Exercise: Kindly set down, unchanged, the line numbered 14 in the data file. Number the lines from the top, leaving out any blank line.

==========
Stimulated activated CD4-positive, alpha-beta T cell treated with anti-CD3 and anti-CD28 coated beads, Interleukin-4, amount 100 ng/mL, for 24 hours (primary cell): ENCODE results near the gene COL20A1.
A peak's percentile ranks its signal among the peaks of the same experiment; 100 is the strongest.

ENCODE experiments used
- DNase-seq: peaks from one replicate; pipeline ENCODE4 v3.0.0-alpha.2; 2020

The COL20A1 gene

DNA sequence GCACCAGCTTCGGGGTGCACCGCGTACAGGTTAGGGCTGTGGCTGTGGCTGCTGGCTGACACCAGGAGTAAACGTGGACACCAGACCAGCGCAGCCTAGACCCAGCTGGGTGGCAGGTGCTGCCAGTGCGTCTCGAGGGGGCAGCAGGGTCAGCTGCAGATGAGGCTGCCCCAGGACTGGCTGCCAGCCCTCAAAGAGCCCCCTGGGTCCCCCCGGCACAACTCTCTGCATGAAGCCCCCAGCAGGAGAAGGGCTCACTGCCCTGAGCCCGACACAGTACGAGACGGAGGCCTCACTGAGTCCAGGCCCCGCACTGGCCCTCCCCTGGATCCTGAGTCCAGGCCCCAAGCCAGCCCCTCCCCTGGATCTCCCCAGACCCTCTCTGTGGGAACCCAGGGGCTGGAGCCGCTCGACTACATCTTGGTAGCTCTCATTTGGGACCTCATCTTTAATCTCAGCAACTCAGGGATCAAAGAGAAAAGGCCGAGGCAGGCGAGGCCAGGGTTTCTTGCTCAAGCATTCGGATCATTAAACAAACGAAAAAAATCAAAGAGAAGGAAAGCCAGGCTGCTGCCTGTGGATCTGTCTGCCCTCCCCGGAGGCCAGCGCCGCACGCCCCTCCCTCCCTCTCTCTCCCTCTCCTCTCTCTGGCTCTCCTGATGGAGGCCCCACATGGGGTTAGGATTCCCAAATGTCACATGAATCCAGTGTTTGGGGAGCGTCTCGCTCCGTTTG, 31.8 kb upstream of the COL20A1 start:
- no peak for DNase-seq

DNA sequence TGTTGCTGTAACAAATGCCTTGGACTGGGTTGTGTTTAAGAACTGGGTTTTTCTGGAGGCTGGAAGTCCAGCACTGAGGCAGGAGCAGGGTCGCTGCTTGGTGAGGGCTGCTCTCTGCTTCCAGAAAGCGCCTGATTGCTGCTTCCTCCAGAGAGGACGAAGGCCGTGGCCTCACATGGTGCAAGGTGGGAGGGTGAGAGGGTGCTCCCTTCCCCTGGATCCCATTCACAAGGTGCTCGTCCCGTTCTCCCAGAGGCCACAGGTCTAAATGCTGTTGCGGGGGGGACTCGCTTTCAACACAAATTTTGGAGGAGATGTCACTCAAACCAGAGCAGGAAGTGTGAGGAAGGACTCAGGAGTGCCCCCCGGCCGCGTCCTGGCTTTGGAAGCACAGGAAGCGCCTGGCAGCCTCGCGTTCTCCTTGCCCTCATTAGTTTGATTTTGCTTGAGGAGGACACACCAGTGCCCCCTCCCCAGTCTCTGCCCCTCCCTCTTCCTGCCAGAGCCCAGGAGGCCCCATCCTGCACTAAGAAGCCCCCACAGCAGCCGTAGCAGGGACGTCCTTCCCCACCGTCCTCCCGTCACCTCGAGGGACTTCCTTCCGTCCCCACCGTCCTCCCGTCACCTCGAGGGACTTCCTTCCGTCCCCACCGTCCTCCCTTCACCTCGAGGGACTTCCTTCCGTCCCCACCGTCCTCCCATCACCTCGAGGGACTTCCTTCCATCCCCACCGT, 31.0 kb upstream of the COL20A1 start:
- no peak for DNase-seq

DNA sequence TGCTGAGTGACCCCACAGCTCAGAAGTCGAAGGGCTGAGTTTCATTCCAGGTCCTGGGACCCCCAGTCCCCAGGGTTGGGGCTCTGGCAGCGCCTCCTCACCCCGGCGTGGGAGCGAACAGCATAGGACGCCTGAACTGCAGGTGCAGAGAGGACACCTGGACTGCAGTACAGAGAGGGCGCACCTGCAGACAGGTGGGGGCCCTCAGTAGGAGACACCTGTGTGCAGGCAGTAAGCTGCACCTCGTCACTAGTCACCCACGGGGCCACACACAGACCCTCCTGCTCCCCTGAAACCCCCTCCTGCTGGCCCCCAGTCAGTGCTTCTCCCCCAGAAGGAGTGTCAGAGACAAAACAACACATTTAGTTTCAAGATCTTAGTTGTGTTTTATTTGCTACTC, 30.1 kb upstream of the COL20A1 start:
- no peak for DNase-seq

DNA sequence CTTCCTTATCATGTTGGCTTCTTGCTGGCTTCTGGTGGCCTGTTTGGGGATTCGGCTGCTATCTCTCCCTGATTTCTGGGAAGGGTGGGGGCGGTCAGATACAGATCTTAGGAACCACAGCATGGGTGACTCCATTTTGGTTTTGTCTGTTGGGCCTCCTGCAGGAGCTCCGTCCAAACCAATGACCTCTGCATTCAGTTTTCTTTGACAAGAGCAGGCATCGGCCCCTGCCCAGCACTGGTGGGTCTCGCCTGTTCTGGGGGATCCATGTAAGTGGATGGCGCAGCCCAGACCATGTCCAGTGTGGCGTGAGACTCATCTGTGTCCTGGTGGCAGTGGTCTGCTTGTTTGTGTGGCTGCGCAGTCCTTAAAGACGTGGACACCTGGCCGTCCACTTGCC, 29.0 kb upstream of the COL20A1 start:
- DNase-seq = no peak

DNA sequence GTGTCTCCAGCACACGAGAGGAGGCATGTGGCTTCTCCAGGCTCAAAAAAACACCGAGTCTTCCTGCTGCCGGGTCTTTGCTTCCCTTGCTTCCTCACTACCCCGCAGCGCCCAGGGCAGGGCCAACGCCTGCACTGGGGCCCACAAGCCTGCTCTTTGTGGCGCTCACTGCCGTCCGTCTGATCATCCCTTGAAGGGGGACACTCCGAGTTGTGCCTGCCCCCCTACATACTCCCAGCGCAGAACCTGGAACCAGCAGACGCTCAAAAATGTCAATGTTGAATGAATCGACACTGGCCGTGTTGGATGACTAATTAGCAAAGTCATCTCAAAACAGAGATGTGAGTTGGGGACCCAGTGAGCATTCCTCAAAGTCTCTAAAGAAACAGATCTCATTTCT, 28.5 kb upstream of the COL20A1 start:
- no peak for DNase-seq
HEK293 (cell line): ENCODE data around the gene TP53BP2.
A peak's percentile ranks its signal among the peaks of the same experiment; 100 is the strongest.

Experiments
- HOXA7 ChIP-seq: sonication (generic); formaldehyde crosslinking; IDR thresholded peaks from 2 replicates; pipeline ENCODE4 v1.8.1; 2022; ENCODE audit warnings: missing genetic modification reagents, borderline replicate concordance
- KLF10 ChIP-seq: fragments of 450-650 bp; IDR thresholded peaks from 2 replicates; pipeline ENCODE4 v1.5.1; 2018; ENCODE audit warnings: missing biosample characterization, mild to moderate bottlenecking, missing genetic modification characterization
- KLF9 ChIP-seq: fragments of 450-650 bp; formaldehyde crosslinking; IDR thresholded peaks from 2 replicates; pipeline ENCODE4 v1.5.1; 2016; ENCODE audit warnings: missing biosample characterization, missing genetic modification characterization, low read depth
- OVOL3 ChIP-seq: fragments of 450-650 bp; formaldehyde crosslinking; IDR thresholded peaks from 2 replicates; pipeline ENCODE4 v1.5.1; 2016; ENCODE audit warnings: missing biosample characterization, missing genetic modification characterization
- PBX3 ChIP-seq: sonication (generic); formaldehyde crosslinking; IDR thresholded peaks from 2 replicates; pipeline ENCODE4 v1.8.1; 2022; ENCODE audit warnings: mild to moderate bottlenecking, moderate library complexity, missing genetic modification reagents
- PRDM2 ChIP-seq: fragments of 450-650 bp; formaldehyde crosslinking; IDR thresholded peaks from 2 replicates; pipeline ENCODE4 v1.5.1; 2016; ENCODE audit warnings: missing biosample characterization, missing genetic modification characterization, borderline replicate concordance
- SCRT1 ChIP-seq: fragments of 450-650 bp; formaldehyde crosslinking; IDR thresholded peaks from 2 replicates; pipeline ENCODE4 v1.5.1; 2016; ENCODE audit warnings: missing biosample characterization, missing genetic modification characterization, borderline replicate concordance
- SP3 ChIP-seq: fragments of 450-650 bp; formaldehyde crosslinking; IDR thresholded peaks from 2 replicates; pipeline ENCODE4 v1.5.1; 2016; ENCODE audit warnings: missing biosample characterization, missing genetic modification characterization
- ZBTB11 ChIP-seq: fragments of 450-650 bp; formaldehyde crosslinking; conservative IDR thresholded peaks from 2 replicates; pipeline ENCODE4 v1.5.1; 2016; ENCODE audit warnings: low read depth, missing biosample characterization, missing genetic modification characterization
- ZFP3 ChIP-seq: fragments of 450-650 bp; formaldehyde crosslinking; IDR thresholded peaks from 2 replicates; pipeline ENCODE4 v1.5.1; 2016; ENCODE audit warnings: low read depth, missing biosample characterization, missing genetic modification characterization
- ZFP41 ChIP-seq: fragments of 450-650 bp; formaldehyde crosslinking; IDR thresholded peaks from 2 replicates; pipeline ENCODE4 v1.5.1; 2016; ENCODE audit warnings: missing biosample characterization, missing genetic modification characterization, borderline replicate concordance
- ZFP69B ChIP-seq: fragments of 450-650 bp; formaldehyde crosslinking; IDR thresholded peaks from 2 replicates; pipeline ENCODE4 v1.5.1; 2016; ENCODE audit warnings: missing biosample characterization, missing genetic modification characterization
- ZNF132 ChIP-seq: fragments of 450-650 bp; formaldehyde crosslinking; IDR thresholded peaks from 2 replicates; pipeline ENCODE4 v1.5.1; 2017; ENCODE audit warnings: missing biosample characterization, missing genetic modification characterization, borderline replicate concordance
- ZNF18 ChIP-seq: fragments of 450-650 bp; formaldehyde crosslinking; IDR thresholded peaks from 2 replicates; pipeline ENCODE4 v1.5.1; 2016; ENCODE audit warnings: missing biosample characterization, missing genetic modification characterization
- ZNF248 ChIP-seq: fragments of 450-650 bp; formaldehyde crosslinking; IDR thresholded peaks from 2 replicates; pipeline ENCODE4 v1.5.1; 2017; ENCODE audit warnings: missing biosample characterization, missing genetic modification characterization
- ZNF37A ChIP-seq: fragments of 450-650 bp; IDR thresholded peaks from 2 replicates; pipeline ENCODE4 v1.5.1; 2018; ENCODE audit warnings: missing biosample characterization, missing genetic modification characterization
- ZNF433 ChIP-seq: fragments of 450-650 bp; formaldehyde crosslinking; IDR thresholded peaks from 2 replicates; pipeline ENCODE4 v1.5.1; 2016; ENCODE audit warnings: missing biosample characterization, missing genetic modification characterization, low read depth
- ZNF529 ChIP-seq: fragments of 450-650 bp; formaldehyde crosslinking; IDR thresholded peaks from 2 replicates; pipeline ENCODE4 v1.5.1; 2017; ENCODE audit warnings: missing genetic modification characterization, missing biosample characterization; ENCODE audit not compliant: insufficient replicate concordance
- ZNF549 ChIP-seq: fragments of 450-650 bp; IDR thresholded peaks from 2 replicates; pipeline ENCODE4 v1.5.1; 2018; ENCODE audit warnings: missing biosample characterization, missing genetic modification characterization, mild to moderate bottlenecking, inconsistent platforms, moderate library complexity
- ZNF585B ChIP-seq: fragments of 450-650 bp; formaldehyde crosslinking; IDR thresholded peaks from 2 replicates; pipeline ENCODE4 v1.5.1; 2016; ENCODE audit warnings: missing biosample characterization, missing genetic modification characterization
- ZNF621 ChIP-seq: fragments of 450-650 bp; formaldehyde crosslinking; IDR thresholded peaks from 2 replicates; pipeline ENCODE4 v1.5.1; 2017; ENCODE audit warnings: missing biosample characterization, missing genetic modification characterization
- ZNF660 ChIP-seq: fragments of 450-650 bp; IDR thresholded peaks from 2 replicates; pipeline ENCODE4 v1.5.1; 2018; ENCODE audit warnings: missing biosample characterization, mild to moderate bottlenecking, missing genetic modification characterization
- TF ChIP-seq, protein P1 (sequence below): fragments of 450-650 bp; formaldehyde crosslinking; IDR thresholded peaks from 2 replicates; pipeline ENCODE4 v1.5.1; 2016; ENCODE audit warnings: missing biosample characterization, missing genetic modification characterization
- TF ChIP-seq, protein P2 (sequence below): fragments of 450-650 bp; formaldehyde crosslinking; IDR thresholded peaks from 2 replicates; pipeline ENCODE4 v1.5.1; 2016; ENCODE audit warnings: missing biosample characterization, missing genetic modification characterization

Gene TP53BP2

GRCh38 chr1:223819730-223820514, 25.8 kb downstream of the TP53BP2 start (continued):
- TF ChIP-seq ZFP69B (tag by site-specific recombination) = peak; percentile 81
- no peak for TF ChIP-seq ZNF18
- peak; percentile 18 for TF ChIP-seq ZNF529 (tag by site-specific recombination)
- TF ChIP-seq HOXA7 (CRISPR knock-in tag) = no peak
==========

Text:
DNA sequence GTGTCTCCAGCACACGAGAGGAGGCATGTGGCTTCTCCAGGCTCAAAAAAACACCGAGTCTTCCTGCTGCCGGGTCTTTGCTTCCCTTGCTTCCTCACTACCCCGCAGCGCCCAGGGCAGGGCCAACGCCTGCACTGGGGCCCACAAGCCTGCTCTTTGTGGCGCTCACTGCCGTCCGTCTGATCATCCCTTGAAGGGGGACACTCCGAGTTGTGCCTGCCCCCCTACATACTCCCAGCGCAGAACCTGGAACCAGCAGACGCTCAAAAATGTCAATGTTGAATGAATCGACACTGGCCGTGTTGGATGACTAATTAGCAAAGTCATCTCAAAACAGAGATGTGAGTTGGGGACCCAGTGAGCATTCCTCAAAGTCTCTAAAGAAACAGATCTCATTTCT, 28.5 kb upstream of the COL20A1 start: